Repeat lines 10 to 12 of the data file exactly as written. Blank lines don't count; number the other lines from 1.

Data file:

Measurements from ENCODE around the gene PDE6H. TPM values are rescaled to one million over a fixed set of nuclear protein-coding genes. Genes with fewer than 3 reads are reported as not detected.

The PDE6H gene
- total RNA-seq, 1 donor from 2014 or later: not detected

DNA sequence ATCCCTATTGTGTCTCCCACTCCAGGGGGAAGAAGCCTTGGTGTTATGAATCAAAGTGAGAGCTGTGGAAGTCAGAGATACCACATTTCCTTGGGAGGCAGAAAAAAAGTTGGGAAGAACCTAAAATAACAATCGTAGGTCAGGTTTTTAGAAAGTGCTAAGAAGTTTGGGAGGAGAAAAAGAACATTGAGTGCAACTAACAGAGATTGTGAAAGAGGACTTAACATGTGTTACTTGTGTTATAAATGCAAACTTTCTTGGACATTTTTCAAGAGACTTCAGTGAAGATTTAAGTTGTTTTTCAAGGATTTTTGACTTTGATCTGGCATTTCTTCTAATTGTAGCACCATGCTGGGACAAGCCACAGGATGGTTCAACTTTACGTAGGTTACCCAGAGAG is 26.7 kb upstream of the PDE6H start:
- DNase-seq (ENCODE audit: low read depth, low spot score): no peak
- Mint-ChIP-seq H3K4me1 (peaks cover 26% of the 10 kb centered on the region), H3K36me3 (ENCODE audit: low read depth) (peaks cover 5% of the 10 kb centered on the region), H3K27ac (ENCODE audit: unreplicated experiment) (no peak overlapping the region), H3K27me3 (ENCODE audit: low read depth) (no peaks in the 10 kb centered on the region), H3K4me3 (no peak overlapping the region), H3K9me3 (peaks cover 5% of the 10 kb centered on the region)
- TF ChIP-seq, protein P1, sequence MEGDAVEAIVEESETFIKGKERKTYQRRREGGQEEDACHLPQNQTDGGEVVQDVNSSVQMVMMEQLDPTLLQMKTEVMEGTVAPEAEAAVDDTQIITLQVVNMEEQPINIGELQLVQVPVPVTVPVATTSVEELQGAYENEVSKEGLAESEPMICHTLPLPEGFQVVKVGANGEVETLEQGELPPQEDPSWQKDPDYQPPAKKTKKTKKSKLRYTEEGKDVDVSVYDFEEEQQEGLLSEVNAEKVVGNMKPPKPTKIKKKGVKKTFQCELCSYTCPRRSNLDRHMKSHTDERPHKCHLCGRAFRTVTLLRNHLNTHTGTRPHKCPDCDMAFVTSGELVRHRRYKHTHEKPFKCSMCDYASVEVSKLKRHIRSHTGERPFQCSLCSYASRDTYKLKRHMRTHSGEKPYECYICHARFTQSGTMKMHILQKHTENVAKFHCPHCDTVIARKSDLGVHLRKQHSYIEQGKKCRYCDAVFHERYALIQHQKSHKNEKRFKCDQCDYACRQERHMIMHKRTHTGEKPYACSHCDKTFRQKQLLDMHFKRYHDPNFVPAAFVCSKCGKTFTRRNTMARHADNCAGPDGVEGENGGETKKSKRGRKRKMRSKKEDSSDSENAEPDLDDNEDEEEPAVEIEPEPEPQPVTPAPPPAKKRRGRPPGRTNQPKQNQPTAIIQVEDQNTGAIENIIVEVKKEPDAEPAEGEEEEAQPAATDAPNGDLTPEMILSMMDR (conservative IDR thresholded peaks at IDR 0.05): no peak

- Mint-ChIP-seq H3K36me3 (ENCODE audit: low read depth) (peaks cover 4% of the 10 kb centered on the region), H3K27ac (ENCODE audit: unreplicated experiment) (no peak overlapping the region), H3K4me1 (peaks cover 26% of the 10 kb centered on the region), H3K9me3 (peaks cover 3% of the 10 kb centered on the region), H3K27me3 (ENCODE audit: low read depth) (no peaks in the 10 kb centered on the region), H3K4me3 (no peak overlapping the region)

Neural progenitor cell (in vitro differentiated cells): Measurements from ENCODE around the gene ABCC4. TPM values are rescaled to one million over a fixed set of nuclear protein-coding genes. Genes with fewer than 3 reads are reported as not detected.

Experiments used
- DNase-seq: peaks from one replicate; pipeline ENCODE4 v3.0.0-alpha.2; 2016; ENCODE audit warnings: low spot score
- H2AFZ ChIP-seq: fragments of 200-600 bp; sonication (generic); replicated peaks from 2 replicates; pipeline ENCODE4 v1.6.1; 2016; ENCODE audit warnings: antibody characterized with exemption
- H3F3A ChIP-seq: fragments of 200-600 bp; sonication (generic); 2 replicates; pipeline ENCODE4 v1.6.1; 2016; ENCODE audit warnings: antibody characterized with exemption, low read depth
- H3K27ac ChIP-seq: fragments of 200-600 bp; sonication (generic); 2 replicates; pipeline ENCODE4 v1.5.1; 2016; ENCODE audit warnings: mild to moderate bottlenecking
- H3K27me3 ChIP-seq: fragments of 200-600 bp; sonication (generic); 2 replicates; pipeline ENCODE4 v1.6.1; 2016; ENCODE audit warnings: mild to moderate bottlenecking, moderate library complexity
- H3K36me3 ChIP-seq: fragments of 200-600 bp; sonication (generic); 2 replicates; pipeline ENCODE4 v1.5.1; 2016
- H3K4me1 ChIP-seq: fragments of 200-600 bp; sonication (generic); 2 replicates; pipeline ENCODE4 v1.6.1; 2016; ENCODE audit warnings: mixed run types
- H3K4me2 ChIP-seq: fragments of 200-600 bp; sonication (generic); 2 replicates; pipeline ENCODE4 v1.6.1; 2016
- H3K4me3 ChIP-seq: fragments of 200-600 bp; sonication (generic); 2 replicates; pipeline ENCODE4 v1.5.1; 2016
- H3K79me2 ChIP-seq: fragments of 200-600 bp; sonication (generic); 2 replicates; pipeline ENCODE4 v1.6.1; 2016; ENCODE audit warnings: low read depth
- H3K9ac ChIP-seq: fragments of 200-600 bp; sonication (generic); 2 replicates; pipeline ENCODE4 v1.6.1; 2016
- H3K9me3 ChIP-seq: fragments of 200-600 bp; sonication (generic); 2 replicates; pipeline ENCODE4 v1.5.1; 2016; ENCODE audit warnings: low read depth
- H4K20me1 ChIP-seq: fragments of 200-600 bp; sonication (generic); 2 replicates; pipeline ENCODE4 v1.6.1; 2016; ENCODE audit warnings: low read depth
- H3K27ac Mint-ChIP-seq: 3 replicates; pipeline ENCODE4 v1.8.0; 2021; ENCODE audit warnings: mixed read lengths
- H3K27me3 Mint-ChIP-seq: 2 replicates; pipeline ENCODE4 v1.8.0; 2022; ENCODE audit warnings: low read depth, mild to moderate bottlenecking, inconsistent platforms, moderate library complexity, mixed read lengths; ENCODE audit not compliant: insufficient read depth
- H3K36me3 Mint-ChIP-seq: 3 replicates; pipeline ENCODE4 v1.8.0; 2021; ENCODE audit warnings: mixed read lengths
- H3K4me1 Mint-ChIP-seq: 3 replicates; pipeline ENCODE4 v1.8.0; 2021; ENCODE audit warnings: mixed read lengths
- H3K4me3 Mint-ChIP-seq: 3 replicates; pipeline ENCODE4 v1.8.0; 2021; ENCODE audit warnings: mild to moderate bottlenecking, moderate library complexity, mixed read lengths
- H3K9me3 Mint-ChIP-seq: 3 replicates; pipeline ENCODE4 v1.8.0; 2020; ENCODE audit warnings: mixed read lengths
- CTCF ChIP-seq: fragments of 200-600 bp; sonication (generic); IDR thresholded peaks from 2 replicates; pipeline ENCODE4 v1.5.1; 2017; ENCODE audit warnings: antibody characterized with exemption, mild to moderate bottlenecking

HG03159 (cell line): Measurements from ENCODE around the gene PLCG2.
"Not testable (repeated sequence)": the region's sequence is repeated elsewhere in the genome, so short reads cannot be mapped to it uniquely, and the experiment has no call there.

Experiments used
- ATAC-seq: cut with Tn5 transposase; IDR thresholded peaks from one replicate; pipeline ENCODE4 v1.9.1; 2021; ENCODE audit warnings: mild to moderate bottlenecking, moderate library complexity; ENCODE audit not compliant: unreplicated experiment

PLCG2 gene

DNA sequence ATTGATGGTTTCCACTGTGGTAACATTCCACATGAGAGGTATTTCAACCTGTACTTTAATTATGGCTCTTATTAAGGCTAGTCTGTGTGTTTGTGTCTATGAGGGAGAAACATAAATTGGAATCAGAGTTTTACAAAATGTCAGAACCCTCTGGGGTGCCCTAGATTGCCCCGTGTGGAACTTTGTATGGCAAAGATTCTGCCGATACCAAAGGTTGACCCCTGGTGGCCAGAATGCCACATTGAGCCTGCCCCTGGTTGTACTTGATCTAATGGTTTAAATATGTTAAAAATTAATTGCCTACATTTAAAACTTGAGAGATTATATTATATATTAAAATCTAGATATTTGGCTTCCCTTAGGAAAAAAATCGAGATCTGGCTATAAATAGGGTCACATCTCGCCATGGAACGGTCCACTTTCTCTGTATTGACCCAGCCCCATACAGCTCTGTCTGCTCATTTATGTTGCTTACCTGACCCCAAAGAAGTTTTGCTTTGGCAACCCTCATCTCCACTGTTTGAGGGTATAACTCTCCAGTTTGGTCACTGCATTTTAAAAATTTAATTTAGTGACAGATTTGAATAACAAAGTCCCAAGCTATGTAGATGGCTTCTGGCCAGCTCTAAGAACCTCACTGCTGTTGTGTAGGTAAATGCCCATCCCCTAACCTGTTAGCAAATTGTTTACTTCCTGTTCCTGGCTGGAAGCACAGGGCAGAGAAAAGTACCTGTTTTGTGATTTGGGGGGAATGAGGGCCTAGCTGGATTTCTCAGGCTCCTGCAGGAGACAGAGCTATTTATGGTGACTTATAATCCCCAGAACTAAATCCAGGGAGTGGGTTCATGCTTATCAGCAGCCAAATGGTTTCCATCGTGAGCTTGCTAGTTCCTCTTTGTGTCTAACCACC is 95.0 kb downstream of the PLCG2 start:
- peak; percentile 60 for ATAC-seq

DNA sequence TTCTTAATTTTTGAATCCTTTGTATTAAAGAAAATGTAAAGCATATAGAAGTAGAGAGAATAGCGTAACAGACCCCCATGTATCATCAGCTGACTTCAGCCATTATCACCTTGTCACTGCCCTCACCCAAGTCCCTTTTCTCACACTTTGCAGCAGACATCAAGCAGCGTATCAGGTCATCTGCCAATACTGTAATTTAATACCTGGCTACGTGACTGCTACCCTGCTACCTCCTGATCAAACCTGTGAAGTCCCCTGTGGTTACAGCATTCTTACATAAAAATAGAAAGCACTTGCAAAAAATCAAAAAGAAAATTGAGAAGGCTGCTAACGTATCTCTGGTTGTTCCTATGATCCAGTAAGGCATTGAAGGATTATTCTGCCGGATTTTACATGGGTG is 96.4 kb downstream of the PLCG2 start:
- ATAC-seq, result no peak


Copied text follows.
Experiments used
- DNase-seq: peaks from one replicate; pipeline ENCODE4 v3.0.0-alpha.2; 2016; ENCODE audit warnings: low spot score
- H2AFZ ChIP-seq: fragments of 200-600 bp; sonication (generic); replicated peaks from 2 replicates; pipeline ENCODE4 v1.6.1; 2016; ENCODE audit warnings: antibody characterized with exemption